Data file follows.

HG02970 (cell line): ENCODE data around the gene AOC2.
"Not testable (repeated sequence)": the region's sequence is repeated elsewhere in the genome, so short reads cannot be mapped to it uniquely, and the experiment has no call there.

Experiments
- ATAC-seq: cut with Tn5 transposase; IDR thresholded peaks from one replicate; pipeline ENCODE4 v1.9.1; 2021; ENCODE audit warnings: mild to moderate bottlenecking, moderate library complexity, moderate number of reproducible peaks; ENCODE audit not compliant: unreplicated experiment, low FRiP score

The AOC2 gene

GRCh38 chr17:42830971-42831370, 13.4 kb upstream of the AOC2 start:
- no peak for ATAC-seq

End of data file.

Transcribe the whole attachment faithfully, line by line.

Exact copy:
HG02970 (cell line): ENCODE data around the gene AOC2.
"Not testable (repeated sequence)": the region's sequence is repeated elsewhere in the genome, so short reads cannot be mapped to it uniquely, and the experiment has no call there.

Experiments
- ATAC-seq: cut with Tn5 transposase; IDR thresholded peaks from one replicate; pipeline ENCODE4 v1.9.1; 2021; ENCODE audit warnings: mild to moderate bottlenecking, moderate library complexity, moderate number of reproducible peaks; ENCODE audit not compliant: unreplicated experiment, low FRiP score

The AOC2 gene

GRCh38 chr17:42830971-42831370, 13.4 kb upstream of the AOC2 start:
- no peak for ATAC-seq